Storytelling in Ghana: Reflection

ashley's picture

Researching storytelling in Ghana for our presentation was an interesting learning experience, although there were details that I was previously aware of, predominantly that the act tended to be verbal rather than written. I did find it of interest that being a storyteller is considered being a profession, it made me think of the differences in what we value in this society in comparison. We value reading and literacy, but it is of higher value to be able to write stories down than it is to pass stories on verbally. In spoken word poetry we can see value placed on verbal storytelling, but that art form is valued by a few and is far from being universally appreciated. Why is that we value one form of transmitting knowledge, experiences and stories over another?

On another note, I work at a preschool and had previously seen and read Anansi books to the children from the school’s collection. I had not known that these stories were traditionally African until we did our research. I think it’s cool that the school incorporates a variety of books into what is at the students’ disposal. And thinking about the purpose of the Ghanaian stories, which was described as being the way to teach values, etc. to the younger generation, I just thought about the children’s books at the preschool and how they too send messages to the kids. In particular, during times when certain students are having trouble sharing or getting upset with one another and saying they only want to play with so-and-so, the story during circle time will reflect a character who also struggles with that issue and demonstrates how one can resolve such a situation. It teaches students ‘proper codes of conduct’.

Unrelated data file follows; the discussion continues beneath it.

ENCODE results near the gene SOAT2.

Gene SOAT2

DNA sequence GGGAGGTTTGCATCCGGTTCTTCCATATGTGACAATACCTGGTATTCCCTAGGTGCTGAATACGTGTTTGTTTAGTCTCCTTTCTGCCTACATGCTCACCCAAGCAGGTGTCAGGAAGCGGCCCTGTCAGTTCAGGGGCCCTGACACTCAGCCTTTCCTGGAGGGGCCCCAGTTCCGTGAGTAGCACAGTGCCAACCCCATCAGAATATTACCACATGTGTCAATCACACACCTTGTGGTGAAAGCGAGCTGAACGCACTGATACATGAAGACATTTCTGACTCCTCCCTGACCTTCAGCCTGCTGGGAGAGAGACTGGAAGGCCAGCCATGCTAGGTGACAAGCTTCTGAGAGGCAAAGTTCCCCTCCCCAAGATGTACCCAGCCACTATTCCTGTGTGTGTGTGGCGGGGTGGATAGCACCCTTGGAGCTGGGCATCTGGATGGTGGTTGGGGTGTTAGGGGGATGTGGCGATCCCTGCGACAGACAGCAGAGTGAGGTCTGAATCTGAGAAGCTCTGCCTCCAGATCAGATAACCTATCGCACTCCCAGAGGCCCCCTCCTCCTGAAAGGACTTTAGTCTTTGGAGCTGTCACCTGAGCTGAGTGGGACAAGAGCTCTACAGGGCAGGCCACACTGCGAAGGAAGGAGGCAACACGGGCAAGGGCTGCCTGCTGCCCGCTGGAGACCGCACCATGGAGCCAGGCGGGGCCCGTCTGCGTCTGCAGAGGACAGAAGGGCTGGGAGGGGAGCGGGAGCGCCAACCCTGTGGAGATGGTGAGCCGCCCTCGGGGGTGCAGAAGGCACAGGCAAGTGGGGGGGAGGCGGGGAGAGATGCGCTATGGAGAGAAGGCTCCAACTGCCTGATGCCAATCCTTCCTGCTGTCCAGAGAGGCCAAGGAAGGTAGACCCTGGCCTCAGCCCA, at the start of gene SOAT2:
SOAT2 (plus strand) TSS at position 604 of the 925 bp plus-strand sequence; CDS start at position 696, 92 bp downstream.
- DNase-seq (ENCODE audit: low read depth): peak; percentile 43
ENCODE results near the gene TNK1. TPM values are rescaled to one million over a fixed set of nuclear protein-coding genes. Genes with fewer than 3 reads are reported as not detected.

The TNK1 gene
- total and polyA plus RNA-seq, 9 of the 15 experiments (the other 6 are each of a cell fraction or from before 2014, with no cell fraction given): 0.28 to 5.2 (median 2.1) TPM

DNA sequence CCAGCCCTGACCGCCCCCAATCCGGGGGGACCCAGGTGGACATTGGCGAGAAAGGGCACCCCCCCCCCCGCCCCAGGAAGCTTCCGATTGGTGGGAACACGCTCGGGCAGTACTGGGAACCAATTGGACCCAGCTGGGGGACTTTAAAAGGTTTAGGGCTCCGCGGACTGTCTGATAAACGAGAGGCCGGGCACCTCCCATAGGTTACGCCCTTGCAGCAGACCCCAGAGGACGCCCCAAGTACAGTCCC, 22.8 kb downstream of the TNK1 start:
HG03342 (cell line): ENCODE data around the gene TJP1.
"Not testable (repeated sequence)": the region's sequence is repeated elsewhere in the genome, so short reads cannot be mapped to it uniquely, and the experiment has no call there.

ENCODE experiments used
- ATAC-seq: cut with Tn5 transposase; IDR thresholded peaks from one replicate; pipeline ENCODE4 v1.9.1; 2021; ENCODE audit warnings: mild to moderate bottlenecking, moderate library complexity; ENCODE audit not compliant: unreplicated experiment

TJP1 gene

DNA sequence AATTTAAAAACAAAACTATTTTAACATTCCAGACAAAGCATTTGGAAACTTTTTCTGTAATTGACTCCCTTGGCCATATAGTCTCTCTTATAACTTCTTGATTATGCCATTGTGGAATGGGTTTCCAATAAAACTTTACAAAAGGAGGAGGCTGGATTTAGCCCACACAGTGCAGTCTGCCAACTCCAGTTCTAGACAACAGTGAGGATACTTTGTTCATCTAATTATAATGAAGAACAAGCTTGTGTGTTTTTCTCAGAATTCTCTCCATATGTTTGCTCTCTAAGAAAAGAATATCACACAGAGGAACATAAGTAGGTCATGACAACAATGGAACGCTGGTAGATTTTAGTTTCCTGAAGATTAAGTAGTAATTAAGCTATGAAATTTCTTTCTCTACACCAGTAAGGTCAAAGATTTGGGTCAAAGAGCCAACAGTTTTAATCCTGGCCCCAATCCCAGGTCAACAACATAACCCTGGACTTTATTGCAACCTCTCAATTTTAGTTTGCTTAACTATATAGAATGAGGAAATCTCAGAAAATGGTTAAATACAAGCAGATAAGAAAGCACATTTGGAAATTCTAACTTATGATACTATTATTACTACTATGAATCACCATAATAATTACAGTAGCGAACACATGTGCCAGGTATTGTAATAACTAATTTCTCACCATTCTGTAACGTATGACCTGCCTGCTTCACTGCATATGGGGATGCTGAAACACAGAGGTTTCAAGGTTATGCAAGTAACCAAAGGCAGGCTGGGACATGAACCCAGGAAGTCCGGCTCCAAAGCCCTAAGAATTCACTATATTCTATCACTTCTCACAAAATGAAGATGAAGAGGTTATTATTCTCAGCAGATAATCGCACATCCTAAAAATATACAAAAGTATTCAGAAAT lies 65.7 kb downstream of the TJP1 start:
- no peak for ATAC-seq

Comments

alesnick's picture

literacy learning as a socializing force?

Both of your observations here -- about the ranking of written over oral storytelling and about the moral teachings encoded in children's books -- point to the uses of literature to socialize the young into patterned ways of thinking and judging.  It seems that these patterns often serve the function of assigning and explaining different roles in society/different degrees of power and authority.  What do you think?

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